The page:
WHAT IS MYOPIA?
Myopia is short-sightedness, or near-sightedness, and it almost always starts at a very early age. There are lots of theories about why children become myopic, see causes of myopia. Lifestyle and genetics certainly are the main factors. There is a difference between preventing the ONSET and PROGRESSION of myopia. It is now a commonly accepted fact that a child being out of doors, and being exposed to sunlight has a positive effect in balancing children’s vision. So, it is a common recommendation by doctors practicing preventive eye care to ask parents to take their kids outside while their vision is still in focus for distance viewing.
Quite simply, your child’s eye has grown longer than it should have. So, instead of your child’s eye should be 23mm long, he or she hay have had a growth spurt, and now their eye may be 23.5 or 23.8 mm long. It does not take much eye overgrowth to cause distance vision to become blurred.
If your child has become myopic (complaining of not seeing distance clearly), what happened?
HOW COMMON IS MYOPIA?
It is very common. As a matter of fact, it is estimated that about 30% of Canadians are myopic. Myopia normally starts in the formative years (8 to 15), and almost always gets worse (increasing prescription) until the age of 18 to 20. There seems to be a cycle of about 8 to 10 years before vision stabilizes. Myopia is measured in diopters. The “diopter” is the prescription lens that is required to bring a distance object into focus. Myopia is categorized into low, medium and high, depending on the “diopter” needed. Parents should do everything possible to control their child’s myopia, and there are many reasons to do this.
Here is the most important piece of information. The higher the diopter, the longer the eye has overgrown. An eye that overgrows its proper length, has a huge increase in incidence of eye disease like glaucoma and retinal detachment. If you decide to control your childs’ myopia , you will give them a lifelong eye health benefit. Ultimately, increasing levels of myopia pose a hazard to your child’s eye health for their lifetime. Let us share with you the current technologies used to control myopia:
Controlling myopic progression is serious medicine. It needs to be done in a qualified clinic by a doctor who understands the science and has the technology to manage your child. A program for myopia control needs to be established and individualized for your child.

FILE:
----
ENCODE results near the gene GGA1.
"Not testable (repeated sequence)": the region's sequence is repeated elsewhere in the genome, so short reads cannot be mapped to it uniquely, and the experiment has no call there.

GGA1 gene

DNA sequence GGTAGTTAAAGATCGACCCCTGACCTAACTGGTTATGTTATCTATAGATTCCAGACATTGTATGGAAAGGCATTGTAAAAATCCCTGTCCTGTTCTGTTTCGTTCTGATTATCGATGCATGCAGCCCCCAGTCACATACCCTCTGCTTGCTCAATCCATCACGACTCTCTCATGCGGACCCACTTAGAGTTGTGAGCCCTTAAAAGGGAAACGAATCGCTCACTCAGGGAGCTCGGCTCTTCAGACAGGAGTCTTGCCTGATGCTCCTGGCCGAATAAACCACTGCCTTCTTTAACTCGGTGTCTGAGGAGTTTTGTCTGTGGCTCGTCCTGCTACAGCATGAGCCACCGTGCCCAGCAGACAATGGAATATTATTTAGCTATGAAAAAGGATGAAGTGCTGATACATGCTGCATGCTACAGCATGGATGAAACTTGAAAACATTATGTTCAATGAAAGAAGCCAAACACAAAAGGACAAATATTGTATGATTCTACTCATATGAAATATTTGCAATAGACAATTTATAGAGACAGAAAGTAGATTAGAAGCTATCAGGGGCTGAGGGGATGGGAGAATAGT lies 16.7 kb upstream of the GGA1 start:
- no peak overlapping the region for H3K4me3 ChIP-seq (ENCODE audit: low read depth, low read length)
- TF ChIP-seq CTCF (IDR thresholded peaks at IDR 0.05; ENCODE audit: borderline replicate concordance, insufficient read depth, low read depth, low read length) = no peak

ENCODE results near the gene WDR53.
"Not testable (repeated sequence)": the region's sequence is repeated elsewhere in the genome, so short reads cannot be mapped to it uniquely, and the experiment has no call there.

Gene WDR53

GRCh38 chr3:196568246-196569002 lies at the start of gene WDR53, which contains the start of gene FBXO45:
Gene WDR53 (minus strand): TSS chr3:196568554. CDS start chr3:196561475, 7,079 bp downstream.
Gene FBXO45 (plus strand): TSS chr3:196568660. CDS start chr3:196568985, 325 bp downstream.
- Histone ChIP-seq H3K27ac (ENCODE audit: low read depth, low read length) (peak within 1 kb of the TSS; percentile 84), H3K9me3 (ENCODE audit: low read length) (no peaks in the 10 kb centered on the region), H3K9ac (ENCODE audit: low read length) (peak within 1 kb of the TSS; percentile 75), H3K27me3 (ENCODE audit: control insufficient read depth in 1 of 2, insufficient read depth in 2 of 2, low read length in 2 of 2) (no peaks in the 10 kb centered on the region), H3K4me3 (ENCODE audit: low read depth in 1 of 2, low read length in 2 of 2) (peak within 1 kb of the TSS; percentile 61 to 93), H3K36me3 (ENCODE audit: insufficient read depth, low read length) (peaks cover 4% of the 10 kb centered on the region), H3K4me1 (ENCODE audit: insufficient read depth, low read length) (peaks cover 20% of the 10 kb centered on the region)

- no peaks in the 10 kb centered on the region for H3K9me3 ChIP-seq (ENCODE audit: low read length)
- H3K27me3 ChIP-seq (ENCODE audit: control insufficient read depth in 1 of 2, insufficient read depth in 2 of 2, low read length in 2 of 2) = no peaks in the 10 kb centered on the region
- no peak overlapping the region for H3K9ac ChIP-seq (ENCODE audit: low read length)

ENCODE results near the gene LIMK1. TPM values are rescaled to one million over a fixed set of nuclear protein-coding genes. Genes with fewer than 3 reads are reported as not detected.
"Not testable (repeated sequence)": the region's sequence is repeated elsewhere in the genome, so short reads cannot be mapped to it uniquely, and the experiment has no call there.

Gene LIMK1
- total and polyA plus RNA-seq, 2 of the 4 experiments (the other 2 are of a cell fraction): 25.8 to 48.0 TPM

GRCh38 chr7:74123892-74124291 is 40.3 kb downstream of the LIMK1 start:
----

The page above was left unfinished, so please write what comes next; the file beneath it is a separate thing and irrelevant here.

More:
CURRENT METHOD OF MYOPIA CONTROL
Standard eyeglasses do absolutely nothing to slow down the progression of myopia. However, there are eyeglass lenses, manufactured by companies such as Zeiss, which do indeed slow the progression of myopia. It has been shown that by using this type of “bullseye” design lens, the progression of your child’s myopia can be reduced by up to 74%, depending on the myopia of the child. For higher degrees of myopia, it likely is not the optimal therapy.
An eyedrop that helps vision? Specialists who control myopia in children use this eyedrop every day. Full-strength atropine is used during eye examinations to dilate a patient’s pupil. In very low concentrations, this prescription medication has been clinically proven to reduce the rate of progression in myopia in children. The use of low-dose atropine has been shown to be effective in slowing down the progression in myopia by up to 64%. Remember that your child may need more than just atropine to control their myopia.
As with eyeglasses, standard contact lenses do nothing to control myopia. In fact, ordinary contacts may even make myopia progression worse! However, with the use of peripheral defocus or orthokeratology lenses, the progression of myopia has been proven to slow down over time. For children with higher degrees of myopia, or those who are at a higher risk of progression will do better with contact lens therapy. Remember that these are special, custom lenses that allow you child to see clearly, and also slow down changes in their progression in myopia.